Dutch explorer Abel Tasman sighted New Zealand in 1642 and named it Staten Land "in honour of the States General" (Dutch parliament). He wrote, "it is possible that this land joins to the Staten Land but it is uncertain",[10] referring to a landmass of the same name at the southern tip of South America, discovered by Jacob Le Maire in 1616.[11][12] In 1645, Dutch cartographers renamed the land Nova Zeelandia after the Dutch province of Zeeland.[13][14] British explorer James Cook subsequently anglicised the name to New Zealand.[15]

Aotearoa (pronounced ə/; often translated as "land of the long white cloud")[16] is the current Māori name for New Zealand. It is unknown whether Māori had a name for the whole country before the arrival of Europeans, with Aotearoa originally referring to just the North Island.[17] Māori had several traditional names for the two main islands, including Te Ika-a-Māui (the fish of Māui) for the North Island and Te Waipounamu (the waters of greenstone) or Te Waka o Aoraki (the canoe of Aoraki) for the South Island.[18] Early European maps labelled the islands North (North Island), Middle (South Island) and South (Stewart Island / Rakiura).[19] In 1830, maps began to use North and South to distinguish the two largest islands and by 1907 this was the accepted norm.[15] The New Zealand Geographic Board discovered in 2009 that the names of the North Island and South Island had never been formalised, and names and alternative names were formalised in 2013. This set the names as North Island or Te Ika-a-Māui, and South Island or Te Waipounamu.[20] For each island, either its English or Māori name can be used, or both can be used together.[20]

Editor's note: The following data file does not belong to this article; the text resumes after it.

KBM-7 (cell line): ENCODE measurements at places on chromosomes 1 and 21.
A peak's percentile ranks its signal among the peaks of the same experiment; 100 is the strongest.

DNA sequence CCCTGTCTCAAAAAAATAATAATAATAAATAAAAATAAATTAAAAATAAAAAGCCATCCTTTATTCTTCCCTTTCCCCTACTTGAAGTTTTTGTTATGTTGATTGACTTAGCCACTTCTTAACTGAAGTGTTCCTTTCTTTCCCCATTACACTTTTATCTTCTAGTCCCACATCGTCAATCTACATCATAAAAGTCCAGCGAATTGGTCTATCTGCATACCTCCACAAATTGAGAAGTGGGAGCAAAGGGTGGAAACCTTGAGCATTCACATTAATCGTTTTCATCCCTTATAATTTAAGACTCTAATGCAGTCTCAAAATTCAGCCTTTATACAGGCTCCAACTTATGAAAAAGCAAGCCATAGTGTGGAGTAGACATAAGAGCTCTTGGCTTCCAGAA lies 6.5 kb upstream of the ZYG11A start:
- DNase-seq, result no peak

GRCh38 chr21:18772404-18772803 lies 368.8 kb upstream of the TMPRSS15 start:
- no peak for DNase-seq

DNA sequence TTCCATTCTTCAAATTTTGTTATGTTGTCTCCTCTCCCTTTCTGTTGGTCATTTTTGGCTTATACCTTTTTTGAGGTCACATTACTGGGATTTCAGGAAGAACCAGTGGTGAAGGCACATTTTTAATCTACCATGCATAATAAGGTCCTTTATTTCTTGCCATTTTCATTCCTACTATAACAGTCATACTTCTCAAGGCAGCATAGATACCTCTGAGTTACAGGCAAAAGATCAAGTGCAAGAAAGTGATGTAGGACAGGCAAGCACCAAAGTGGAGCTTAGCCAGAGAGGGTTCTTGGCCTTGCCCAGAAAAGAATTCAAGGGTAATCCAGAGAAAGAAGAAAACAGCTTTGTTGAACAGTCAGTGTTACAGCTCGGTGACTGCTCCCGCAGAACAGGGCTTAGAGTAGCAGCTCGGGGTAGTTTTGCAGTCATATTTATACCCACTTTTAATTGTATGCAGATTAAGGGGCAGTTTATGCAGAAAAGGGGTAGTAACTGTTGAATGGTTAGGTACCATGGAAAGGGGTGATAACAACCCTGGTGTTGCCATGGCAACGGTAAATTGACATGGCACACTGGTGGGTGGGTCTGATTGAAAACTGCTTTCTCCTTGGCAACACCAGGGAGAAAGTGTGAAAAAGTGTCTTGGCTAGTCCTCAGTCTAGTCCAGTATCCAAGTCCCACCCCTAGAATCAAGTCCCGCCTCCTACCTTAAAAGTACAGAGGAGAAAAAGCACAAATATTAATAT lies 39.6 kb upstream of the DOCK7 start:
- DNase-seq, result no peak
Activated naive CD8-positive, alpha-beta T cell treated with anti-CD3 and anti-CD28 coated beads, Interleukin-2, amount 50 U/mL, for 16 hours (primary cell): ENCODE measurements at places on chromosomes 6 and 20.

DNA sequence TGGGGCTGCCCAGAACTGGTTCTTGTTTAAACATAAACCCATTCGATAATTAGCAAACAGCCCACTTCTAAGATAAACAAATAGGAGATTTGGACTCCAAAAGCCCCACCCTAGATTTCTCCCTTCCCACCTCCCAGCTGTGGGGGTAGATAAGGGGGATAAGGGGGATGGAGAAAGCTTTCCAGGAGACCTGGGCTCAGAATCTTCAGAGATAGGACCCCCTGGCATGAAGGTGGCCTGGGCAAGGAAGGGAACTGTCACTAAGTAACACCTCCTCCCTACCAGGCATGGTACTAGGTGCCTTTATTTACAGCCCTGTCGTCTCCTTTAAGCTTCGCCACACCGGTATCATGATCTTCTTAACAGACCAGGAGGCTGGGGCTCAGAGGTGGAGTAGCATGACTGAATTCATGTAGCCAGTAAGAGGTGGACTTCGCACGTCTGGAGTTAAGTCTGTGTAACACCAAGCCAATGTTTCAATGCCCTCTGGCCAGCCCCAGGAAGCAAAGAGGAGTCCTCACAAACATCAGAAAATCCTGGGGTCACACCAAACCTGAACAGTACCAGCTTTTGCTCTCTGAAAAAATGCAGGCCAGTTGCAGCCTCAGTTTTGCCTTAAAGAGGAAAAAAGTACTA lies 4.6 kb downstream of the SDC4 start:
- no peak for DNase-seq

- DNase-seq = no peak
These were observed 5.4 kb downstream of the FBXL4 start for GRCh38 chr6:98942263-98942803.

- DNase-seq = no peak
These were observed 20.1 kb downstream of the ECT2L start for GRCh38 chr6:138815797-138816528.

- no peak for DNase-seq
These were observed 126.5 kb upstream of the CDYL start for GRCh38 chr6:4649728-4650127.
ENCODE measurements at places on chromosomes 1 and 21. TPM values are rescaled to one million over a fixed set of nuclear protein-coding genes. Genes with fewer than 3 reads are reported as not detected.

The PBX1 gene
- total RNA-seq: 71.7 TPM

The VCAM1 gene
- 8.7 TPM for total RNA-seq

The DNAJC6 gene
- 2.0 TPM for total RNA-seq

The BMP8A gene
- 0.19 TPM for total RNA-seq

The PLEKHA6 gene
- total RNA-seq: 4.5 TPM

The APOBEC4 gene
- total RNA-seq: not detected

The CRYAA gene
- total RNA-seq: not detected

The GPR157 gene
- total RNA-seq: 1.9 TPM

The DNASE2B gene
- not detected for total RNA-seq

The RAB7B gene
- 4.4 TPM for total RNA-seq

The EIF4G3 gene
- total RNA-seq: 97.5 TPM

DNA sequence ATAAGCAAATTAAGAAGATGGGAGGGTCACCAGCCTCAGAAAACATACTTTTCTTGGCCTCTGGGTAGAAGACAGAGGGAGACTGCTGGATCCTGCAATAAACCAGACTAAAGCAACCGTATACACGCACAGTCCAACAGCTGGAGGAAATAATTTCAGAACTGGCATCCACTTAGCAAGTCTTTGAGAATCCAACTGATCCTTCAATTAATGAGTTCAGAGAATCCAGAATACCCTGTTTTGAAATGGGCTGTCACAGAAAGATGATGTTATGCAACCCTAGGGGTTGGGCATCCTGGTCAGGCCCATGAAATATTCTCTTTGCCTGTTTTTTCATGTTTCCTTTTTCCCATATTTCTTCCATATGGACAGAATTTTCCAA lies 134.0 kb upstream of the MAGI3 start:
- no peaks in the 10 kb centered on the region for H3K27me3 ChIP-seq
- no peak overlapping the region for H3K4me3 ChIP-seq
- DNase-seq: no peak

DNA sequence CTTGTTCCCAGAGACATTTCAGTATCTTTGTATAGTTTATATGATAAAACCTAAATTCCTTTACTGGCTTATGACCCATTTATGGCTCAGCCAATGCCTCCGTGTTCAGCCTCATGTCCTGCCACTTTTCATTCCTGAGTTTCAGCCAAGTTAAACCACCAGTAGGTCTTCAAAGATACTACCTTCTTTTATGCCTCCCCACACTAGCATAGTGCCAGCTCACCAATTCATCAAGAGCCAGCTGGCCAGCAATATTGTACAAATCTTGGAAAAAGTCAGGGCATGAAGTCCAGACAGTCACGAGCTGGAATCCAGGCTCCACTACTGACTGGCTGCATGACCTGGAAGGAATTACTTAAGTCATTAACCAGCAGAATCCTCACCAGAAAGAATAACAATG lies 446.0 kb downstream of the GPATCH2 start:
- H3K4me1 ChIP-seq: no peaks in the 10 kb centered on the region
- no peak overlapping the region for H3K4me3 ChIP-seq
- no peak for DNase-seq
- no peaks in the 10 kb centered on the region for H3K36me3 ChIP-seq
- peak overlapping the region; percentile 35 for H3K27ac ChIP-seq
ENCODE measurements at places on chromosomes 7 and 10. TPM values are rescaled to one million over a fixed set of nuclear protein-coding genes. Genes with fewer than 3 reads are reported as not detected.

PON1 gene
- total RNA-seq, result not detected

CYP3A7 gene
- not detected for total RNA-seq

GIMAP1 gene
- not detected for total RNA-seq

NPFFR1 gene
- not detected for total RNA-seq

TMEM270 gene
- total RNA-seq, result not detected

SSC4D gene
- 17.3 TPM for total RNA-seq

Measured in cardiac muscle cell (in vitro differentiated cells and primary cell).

Other Languages
Адыгэбзэ: ЩIэ Зилэнд
Afrikaans: Nieu-Seeland
Alemannisch: Neuseeland
አማርኛ: ኒው ዚላንድ
Ænglisc: Nīwe Sǣland
العربية: نيوزيلندا
aragonés: Nueva Zelanda
ܐܪܡܝܐ: ܢܝܘ ܙܝܠܢܕ
অসমীয়া: নিউজিলেণ্ড
asturianu: Nueva Zelanda
Avañe'ẽ: Selánda Pyahu
azərbaycanca: Yeni Zelandiya
تۆرکجه: نیوزیلند
bamanankan: New Zealand
Bân-lâm-gú: New Zealand
башҡортса: Яңы Зеландия
беларуская: Новая Зеландыя
беларуская (тарашкевіца)‎: Новая Зэляндыя
भोजपुरी: न्यूजीलैंड
Bikol Central: Nueva Zelanda
Bislama: Niusilan
български: Нова Зеландия
Boarisch: Neiseeland
bosanski: Novi Zeland
brezhoneg: Zeland-Nevez
буряад: Шэнэ Зеланд
català: Nova Zelanda
Чӑвашла: Çĕнĕ Зеланди
Cebuano: Nueva Zelanda
čeština: Nový Zéland
Chavacano de Zamboanga: Nueva Zelanda
chiShona: New Zealand
Cymraeg: Seland Newydd
davvisámegiella: Ođđa-Selánda
Deutsch: Neuseeland
ދިވެހިބަސް: ނިއުޒިލޭންޑު